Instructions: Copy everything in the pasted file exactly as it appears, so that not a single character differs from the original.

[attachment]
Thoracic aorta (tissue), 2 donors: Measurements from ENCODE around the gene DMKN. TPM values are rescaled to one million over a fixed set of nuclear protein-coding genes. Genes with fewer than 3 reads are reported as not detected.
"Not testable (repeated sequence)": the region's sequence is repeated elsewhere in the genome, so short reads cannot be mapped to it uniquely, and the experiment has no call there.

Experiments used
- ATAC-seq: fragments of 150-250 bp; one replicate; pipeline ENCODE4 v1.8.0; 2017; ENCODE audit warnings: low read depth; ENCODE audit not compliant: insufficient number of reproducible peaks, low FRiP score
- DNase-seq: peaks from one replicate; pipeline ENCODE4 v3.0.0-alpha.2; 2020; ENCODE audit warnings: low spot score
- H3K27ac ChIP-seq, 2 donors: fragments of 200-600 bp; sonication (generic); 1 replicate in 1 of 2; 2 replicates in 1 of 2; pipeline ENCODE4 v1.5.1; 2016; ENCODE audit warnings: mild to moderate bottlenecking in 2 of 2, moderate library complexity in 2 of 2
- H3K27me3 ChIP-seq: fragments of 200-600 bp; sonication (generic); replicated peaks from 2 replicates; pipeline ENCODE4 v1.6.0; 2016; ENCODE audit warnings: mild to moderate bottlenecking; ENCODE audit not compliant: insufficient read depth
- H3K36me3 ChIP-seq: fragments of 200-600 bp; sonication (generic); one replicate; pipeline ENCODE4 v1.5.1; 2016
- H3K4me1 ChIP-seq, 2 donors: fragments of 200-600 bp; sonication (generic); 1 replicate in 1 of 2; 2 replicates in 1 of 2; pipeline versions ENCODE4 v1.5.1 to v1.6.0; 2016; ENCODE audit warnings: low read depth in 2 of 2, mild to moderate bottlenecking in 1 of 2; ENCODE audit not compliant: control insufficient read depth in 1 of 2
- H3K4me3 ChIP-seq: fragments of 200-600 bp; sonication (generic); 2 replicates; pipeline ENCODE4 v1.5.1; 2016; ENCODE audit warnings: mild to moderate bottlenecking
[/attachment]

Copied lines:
Thoracic aorta (tissue), 2 donors: Measurements from ENCODE around the gene DMKN. TPM values are rescaled to one million over a fixed set of nuclear protein-coding genes. Genes with fewer than 3 reads are reported as not detected.
"Not testable (repeated sequence)": the region's sequence is repeated elsewhere in the genome, so short reads cannot be mapped to it uniquely, and the experiment has no call there.

Experiments used
- ATAC-seq: fragments of 150-250 bp; one replicate; pipeline ENCODE4 v1.8.0; 2017; ENCODE audit warnings: low read depth; ENCODE audit not compliant: insufficient number of reproducible peaks, low FRiP score
- DNase-seq: peaks from one replicate; pipeline ENCODE4 v3.0.0-alpha.2; 2020; ENCODE audit warnings: low spot score
- H3K27ac ChIP-seq, 2 donors: fragments of 200-600 bp; sonication (generic); 1 replicate in 1 of 2; 2 replicates in 1 of 2; pipeline ENCODE4 v1.5.1; 2016; ENCODE audit warnings: mild to moderate bottlenecking in 2 of 2, moderate library complexity in 2 of 2
- H3K27me3 ChIP-seq: fragments of 200-600 bp; sonication (generic); replicated peaks from 2 replicates; pipeline ENCODE4 v1.6.0; 2016; ENCODE audit warnings: mild to moderate bottlenecking; ENCODE audit not compliant: insufficient read depth
- H3K36me3 ChIP-seq: fragments of 200-600 bp; sonication (generic); one replicate; pipeline ENCODE4 v1.5.1; 2016
- H3K4me1 ChIP-seq, 2 donors: fragments of 200-600 bp; sonication (generic); 1 replicate in 1 of 2; 2 replicates in 1 of 2; pipeline versions ENCODE4 v1.5.1 to v1.6.0; 2016; ENCODE audit warnings: low read depth in 2 of 2, mild to moderate bottlenecking in 1 of 2; ENCODE audit not compliant: control insufficient read depth in 1 of 2
- H3K4me3 ChIP-seq: fragments of 200-600 bp; sonication (generic); 2 replicates; pipeline ENCODE4 v1.5.1; 2016; ENCODE audit warnings: mild to moderate bottlenecking